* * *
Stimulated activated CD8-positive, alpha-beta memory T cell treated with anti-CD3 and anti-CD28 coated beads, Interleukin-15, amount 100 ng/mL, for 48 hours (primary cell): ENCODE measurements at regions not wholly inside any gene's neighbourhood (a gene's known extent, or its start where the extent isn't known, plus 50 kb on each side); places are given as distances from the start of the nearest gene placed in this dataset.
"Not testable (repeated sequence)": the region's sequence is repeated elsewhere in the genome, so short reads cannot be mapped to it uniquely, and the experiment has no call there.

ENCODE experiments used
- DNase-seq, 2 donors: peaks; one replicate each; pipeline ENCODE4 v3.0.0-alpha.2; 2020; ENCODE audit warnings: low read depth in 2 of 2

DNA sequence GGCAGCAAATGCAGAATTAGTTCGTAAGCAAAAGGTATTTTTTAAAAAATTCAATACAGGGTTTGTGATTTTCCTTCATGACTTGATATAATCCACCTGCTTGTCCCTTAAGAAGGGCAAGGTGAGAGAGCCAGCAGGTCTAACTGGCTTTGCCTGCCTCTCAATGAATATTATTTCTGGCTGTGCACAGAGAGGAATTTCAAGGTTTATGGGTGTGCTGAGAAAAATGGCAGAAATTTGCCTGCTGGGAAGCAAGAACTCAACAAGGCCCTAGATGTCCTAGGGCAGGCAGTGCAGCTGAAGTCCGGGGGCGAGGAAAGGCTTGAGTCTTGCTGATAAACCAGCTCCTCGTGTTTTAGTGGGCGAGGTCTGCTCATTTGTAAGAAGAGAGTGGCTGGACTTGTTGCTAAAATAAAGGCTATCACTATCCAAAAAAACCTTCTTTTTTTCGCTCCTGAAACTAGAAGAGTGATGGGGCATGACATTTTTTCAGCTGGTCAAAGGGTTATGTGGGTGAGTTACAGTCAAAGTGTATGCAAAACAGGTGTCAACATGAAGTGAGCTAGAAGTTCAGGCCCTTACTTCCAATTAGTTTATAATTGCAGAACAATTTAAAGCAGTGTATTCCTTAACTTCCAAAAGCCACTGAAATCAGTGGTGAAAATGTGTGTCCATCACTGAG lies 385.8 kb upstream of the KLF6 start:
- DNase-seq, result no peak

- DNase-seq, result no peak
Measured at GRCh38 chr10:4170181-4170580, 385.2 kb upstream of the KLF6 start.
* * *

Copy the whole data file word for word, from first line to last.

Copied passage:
Stimulated activated CD8-positive, alpha-beta memory T cell treated with anti-CD3 and anti-CD28 coated beads, Interleukin-15, amount 100 ng/mL, for 48 hours (primary cell): ENCODE measurements at regions not wholly inside any gene's neighbourhood (a gene's known extent, or its start where the extent isn't known, plus 50 kb on each side); places are given as distances from the start of the nearest gene placed in this dataset.
"Not testable (repeated sequence)": the region's sequence is repeated elsewhere in the genome, so short reads cannot be mapped to it uniquely, and the experiment has no call there.

ENCODE experiments used
- DNase-seq, 2 donors: peaks; one replicate each; pipeline ENCODE4 v3.0.0-alpha.2; 2020; ENCODE audit warnings: low read depth in 2 of 2

DNA sequence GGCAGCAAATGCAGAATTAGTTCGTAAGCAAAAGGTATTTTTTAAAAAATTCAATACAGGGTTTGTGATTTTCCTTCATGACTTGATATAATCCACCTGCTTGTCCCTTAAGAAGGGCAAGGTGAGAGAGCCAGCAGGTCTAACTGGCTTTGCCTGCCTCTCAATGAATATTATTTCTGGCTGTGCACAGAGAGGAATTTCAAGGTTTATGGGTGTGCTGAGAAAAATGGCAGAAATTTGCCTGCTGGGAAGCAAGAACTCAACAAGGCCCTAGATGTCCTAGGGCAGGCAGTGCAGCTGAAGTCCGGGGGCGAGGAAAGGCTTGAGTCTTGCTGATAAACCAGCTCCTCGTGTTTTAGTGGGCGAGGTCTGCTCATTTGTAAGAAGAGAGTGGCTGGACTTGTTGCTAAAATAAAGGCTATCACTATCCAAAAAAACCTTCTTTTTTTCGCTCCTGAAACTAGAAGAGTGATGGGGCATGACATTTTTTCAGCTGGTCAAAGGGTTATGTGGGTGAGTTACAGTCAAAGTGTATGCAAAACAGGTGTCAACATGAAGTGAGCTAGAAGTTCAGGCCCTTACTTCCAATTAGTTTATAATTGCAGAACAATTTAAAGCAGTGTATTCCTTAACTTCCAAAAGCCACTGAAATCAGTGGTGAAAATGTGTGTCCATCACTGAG lies 385.8 kb upstream of the KLF6 start:
- DNase-seq, result no peak

- DNase-seq, result no peak
Measured at GRCh38 chr10:4170181-4170580, 385.2 kb upstream of the KLF6 start.